When Scott Holthus listens to a swing record, plucked from one of the many piles of 78s in his south Minneapolis shop, he starts by closing his eyes. Nodding his head. Tapping his toe.
By the song’s end, he’s conducting.
“I always wanted to be a bandleader,” Holthus says, his hands waving in the air, his fingers anticipating every cymbal crash.
Holthus, 54, has spent decades collecting, cataloging and selling this music — big band and Billie Holiday, country western and Bing Crosby — in its original form: records that spin at 78 revolutions per minute. He also collects, restores and sells the machines that play them: spring-driven phonographs with stately finishes and names like Edison, Brunswick, Victor.
His shop, Vintage Music Co., which smells of spray varnish and dust, is one of the last record stores in the country to stock solely 78s. Vinyl is popular these days, of course, in its wider LP or 45 rpm format. But Holthus, nostalgic even as a kid, has never been driven by trends.
“I’m not malleable,” he said. “I should be able to bend with the times ... and I just can’t do it.”
Instead, he keeps alive records and players that others have given up on.
“He has an ingrained need to preserve the music, to not let it disappear off into obscurity,” says Mike Nickolaus, the shop’s right-hand man, “so that 100 years from now, hopefully someone can actually still hear it.”
Even on days the shop’s doors are locked, Holthus is there, repairing and cataloging until dark. He’s known both for happily sharing his encyclopedic musical knowledge and his persnickety spirit. He hates the word “vinyl.” He disdains new, cheaply made portable players. He scoffs at reissues.
“I don’t like the idea of another recording technician deciding how the original one should sound,” he explains. “They filter out the surface noise, but when they do that, they also filter out extraneous noise that was actually in the recording studio.”
Billie Holiday clearing her throat, a drummer moving a music stand.
“Behind all the surface noise, you can hear these things, right. On the CD issue? No. All gone. Which took all the humanity out of it.”
As a kid, Holthus looked forward to Sundays. After church, his family would gather around the stereo, eating TV dinners and listening to country and western records. He built a Victrola out of tinker toys. He collected 78s from his parents, his grandmother, the next-door neighbor. He rode his bike to the Salvation Army, buying records for a dime apiece.
“By the time I was 12,” Holthus says, “I had about 5,000 records.”
Since then, that number has grown to three-quarters of a million. “You lose track after a while,” Holthus admits. In 1992, Holthus bought Lee’s 78 Shop — where he used to buy 78s by the box — moving about 20,000 records to a storefront on Lake Street. In the late ’90s, he hauled the store’s ever-growing collection to Vintage Music Co.’s current space on 38th Street, in the Powderhorn neighborhood.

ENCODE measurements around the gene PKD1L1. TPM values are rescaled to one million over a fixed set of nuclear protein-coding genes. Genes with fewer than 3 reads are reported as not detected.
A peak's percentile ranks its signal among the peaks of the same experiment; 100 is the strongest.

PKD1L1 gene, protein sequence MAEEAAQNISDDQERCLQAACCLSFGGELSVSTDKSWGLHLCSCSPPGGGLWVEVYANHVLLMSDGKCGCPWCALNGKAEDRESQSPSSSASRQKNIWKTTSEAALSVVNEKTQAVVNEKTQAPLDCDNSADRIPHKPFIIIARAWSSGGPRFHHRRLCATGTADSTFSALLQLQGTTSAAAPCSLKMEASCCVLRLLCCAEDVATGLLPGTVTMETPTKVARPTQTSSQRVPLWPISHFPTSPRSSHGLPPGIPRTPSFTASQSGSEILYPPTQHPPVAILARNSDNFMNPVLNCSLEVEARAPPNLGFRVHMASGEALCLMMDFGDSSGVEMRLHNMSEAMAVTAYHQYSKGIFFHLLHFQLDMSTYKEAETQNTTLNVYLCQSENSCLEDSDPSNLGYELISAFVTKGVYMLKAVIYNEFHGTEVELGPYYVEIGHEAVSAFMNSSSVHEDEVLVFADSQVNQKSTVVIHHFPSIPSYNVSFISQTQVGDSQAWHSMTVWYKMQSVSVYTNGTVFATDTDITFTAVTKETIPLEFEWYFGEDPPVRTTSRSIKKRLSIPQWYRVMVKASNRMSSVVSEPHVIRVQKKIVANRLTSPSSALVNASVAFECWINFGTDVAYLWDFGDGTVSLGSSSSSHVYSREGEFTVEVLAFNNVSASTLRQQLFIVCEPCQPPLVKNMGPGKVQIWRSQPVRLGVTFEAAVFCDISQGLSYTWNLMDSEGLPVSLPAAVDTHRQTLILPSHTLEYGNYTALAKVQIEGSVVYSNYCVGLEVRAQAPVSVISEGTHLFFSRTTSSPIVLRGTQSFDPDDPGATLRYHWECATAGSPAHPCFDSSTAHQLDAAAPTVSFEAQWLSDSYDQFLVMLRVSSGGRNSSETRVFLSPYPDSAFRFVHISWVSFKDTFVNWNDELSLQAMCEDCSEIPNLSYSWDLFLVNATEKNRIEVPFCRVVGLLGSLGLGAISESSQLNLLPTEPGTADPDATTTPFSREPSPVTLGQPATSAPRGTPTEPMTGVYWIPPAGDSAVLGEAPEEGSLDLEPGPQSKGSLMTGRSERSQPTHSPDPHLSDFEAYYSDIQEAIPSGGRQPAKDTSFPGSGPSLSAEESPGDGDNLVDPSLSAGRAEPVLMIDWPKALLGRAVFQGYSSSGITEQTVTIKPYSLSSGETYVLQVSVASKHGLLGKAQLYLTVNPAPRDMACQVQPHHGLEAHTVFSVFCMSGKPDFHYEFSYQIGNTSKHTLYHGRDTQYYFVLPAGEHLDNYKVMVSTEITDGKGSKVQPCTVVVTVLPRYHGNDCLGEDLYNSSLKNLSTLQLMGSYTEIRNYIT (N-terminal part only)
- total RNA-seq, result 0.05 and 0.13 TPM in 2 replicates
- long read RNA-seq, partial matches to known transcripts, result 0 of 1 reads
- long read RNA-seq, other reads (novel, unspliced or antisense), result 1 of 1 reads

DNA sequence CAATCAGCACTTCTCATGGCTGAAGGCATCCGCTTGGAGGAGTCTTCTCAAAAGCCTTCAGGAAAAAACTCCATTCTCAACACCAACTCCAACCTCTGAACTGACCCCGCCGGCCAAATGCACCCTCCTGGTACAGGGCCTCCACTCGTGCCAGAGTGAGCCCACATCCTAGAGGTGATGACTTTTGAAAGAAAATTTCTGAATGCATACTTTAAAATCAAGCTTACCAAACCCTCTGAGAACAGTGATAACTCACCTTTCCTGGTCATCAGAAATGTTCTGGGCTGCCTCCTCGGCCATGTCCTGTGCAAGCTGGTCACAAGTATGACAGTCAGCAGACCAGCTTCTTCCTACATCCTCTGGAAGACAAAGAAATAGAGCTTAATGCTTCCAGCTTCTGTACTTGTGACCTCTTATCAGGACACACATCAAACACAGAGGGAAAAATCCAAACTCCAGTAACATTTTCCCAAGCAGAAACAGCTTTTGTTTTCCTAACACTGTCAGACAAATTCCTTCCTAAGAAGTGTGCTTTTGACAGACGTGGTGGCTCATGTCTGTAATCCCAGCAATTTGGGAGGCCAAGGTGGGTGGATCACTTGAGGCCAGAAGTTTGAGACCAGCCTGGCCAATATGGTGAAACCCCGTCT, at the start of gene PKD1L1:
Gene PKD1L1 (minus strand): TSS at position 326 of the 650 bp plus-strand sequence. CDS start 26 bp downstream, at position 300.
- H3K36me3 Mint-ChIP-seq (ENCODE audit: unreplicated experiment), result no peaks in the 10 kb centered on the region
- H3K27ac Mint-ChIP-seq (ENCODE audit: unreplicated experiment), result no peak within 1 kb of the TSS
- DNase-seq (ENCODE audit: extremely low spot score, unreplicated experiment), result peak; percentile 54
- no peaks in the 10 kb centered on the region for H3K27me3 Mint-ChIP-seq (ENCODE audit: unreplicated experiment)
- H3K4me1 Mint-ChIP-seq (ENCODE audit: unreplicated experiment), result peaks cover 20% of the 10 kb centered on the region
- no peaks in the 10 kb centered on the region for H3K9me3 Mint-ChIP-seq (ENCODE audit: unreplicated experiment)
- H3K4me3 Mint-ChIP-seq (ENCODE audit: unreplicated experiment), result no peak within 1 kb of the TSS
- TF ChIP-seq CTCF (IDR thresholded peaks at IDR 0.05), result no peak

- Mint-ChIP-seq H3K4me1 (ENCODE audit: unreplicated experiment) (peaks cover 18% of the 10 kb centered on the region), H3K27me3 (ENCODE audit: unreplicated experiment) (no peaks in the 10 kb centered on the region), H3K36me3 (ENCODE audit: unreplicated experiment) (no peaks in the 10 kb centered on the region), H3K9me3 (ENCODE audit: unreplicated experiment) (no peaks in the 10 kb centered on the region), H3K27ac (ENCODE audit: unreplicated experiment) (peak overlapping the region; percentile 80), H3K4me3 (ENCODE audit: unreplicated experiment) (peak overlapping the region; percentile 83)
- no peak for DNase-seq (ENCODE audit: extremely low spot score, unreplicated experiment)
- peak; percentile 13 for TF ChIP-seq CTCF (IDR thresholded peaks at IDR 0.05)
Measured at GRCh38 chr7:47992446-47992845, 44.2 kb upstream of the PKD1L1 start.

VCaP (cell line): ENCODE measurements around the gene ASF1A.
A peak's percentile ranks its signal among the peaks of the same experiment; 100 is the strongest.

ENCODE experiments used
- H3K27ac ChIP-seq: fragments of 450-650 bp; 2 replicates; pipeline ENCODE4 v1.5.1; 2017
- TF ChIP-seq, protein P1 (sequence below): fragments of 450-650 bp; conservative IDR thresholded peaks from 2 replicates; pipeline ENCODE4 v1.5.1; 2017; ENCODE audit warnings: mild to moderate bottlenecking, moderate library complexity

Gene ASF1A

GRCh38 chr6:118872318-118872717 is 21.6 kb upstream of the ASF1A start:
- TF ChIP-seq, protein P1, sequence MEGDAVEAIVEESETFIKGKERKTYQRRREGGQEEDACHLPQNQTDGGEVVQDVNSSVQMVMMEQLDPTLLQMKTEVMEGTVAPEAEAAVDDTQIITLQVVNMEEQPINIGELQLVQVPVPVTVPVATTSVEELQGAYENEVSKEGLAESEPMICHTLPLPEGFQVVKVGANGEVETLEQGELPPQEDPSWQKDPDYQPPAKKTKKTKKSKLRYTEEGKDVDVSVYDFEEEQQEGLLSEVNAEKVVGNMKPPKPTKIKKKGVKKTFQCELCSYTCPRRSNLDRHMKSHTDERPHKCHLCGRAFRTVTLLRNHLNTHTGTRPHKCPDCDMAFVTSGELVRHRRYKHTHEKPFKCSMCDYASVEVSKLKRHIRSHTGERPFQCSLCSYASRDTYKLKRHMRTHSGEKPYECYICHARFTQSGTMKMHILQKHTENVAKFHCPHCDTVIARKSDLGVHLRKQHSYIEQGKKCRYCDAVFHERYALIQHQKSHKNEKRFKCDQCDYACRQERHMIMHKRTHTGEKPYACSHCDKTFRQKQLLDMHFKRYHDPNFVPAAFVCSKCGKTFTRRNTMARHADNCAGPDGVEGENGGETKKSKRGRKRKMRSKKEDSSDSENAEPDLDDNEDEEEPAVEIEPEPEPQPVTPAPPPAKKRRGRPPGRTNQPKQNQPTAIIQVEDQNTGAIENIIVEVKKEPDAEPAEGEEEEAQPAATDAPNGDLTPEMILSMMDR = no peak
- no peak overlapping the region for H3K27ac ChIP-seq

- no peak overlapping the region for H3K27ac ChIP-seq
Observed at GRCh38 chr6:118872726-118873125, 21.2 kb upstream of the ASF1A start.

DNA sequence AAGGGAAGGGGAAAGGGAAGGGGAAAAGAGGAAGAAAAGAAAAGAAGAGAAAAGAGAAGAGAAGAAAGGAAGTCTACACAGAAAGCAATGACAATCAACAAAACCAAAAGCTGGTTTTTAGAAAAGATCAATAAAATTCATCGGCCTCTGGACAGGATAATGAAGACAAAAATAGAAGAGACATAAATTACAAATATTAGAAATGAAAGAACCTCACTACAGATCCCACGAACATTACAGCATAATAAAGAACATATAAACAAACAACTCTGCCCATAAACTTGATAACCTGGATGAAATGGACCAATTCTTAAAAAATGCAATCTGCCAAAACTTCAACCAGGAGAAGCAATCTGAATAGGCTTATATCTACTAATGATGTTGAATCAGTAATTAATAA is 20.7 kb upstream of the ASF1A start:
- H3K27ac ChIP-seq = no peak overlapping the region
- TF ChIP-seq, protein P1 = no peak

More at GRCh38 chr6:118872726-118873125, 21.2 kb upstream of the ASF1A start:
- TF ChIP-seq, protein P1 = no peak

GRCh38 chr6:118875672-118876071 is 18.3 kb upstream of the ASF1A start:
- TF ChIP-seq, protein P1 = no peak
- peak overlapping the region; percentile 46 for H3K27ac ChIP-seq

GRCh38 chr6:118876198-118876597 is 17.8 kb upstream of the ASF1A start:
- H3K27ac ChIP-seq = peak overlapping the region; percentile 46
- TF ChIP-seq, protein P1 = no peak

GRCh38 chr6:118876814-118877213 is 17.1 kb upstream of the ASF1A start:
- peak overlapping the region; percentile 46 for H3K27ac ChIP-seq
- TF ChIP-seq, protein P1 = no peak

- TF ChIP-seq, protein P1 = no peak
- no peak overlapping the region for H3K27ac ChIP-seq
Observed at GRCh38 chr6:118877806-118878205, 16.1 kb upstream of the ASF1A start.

Record sets, meticulously labeled, pack tall shelves along one wall, a ladder leaned against them. Circulation cards are filed in a cabinet that's stacked on another cabinet, nearly reaching the high ceiling. Sleeved 78s fill racks labeled by genre and time frame, with World War II as the dividing line. Pre-war dance, post-war vocal, jazz. Cataloged by number, marked with price tags.
“It is of the utmost Importance that the records in the racks not be shuffled out of order,” a sign warns.
Then there are the piles. Records spill out of bins and cardboard boxes, blocking aisles. In the basement, tens of thousands more.
In the early 2000s, business was good. European and Asian collectors sought out the store, buying $10,000 worth of records at a time, with most priced below $10. But eBay took off and the recession hit. “The two things came at the same time,” Holthus said, “and just about wiped it out.” He put his parents’ savings in the place and applied for “every credit card I could.”
“I made it, somehow,” he says. “God wants me to do this, apparently.”
The shop has shifted, with much of its revenue coming from midcentury consoles. Nickolaus, 40, tends to those pieces. “It’s safe to say that I do everything newer than about 1930,” Nickolaus explains, “and Scott does everything older than 1930.”
Thanks to shows such as “Mad Men,” customers snap up consoles from the late 1950s and early ’60s, he says, easing a record onto a 1960 Motorola console. “This one showed up at the store in the back of a guy’s pickup truck — upside down,” Nickolaus says. It had been stored in an airplane hangar, soiled by water. Refinished and refurbished, it’s now priced at $950.
Holthus knows that repairing and selling midcentury turntables is “what’s kept the place open.” Some months, he doesn’t even sell enough records to cover the utility bill.
But he won’t stop collecting, he says. While institutions like the Smithsonian and the University of California, Santa Barbara, have vast collections of 78s, “I’ve got a bunch of stuff they don’t,” Holthus says. When he’s gone, his kinfolk might donate his records to these institutions. Not yet, though, Holthus notes.
“It’s not complete. My research isn’t done.” He pauses and adds: “And I want to listen to them!”
Staff photographers David Joles and Matt Gillmer contributed to this report.